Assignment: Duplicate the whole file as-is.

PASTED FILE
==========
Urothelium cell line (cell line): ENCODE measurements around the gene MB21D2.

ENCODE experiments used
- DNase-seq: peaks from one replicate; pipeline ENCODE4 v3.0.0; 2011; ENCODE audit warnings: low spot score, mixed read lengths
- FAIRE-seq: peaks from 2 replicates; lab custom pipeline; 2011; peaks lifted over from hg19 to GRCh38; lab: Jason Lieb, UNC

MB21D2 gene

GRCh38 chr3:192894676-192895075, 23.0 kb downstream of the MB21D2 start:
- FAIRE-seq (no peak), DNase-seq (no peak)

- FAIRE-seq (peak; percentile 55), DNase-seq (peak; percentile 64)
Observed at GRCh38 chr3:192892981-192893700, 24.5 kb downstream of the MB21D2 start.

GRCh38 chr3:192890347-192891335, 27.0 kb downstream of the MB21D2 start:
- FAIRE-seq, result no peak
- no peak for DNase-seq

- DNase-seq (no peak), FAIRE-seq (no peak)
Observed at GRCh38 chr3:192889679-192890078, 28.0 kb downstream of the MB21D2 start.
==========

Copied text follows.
Urothelium cell line (cell line): ENCODE measurements around the gene MB21D2.

ENCODE experiments used
- DNase-seq: peaks from one replicate; pipeline ENCODE4 v3.0.0; 2011; ENCODE audit warnings: low spot score, mixed read lengths
- FAIRE-seq: peaks from 2 replicates; lab custom pipeline; 2011; peaks lifted over from hg19 to GRCh38; lab: Jason Lieb, UNC

MB21D2 gene

GRCh38 chr3:192894676-192895075, 23.0 kb downstream of the MB21D2 start:
- FAIRE-seq (no peak), DNase-seq (no peak)

- FAIRE-seq (peak; percentile 55), DNase-seq (peak; percentile 64)
Observed at GRCh38 chr3:192892981-192893700, 24.5 kb downstream of the MB21D2 start.

GRCh38 chr3:192890347-192891335, 27.0 kb downstream of the MB21D2 start:
- FAIRE-seq, result no peak
- no peak for DNase-seq

- DNase-seq (no peak), FAIRE-seq (no peak)
Observed at GRCh38 chr3:192889679-192890078, 28.0 kb downstream of the MB21D2 start.